Gift and right of possession
When you give a summer house, a dwelling or other property to someone, you may want to retain the right of possession.
Because the gift recipient's opportunities to use the gift are restricted when the right of possession is retained, the tax to be paid by the gift recipient is smaller.
The recipient must fill out a gift tax return stating that the donor retains the right of possession. The Tax Administration calculates a formal value for the possession right and deducts it from the gift's value. This deduction reduces the amount of gift tax.
What does a right of possession mean?
Donors can retain the right of possession for themselves or for someone else. The right of possession may be held by one or more people.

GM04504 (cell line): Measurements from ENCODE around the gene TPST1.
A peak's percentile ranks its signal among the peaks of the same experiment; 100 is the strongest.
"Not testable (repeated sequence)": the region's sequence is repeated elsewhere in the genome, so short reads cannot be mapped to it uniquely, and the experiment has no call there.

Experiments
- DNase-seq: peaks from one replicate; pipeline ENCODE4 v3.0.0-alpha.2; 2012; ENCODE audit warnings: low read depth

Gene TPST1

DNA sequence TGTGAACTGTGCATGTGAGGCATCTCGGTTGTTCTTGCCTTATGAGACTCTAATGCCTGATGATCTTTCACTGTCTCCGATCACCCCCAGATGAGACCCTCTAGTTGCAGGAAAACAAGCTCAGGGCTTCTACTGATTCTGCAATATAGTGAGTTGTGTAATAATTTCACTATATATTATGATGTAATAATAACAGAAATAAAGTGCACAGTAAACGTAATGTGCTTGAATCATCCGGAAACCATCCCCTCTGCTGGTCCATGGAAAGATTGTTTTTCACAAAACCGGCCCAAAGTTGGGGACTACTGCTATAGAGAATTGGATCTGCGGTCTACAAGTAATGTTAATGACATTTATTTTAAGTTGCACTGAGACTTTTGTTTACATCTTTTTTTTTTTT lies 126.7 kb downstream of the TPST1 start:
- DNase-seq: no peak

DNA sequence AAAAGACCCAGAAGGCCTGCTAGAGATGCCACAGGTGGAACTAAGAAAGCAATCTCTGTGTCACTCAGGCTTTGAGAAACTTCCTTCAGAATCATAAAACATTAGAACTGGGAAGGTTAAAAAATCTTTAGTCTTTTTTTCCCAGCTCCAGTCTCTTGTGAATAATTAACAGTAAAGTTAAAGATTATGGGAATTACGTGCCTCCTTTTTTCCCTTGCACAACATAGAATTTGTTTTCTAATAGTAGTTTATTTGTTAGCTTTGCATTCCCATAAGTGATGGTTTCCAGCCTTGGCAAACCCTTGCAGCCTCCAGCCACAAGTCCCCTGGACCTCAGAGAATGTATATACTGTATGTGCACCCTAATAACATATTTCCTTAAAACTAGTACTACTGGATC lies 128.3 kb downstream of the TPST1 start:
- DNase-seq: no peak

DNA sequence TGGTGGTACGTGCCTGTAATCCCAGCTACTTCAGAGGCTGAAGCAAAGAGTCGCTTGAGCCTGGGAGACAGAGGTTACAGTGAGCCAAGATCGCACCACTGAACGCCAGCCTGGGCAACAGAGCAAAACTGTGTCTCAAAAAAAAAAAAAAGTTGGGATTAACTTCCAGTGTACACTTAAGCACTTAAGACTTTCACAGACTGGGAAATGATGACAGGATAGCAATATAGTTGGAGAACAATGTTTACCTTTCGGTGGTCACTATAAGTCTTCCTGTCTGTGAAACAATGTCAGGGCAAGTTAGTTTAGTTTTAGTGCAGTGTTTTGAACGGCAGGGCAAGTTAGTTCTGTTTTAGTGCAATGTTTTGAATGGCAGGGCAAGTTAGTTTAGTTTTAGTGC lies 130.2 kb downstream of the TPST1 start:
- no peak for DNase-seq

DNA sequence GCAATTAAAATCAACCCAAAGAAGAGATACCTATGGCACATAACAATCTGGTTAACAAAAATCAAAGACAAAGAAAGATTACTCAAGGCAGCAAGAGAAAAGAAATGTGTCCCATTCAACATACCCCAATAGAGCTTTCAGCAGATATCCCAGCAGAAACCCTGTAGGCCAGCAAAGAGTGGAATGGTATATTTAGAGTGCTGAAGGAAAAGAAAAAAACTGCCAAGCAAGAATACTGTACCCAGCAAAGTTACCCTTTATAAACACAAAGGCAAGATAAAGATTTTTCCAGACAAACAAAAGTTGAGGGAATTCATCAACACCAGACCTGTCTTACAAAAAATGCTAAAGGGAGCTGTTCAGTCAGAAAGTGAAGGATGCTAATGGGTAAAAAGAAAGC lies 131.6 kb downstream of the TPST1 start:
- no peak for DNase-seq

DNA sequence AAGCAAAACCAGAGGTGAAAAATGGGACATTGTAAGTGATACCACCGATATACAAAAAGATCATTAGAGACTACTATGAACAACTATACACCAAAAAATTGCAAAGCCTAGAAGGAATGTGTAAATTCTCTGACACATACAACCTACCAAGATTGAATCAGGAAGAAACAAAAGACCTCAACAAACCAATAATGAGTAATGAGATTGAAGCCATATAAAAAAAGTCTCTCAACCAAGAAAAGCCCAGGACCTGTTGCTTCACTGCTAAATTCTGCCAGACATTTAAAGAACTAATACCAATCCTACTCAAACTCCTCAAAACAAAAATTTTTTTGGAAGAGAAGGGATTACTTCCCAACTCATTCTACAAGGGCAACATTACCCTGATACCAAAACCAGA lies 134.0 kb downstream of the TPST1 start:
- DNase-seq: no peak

The right of possession means that the donor or whoever is given the right of possession
- can use the property that was donated
- receives the revenue generated from the property (e.g. rental income)
- pays the fixed expenses relating to the property, such as the real estate tax or maintenance charges, but
- cannot sell or transfer the property or a privilege associated with it (such as the rental right) to someone else without the gift recipient's consent.
No gift tax is imposed on the person for whom the right of possession is retained, not even if the person is someone else than the donor.
When you receive a gift to which the right of possession is retained
If the right of possession to a gift you receive is retained for the donor or for another person
- you are the new owner of the property
- you pay less gift tax because you have restricted opportunities to use the gift without the right of possession
- you are unable to sell the property unless the holder of the possession right gives their consent to the sale.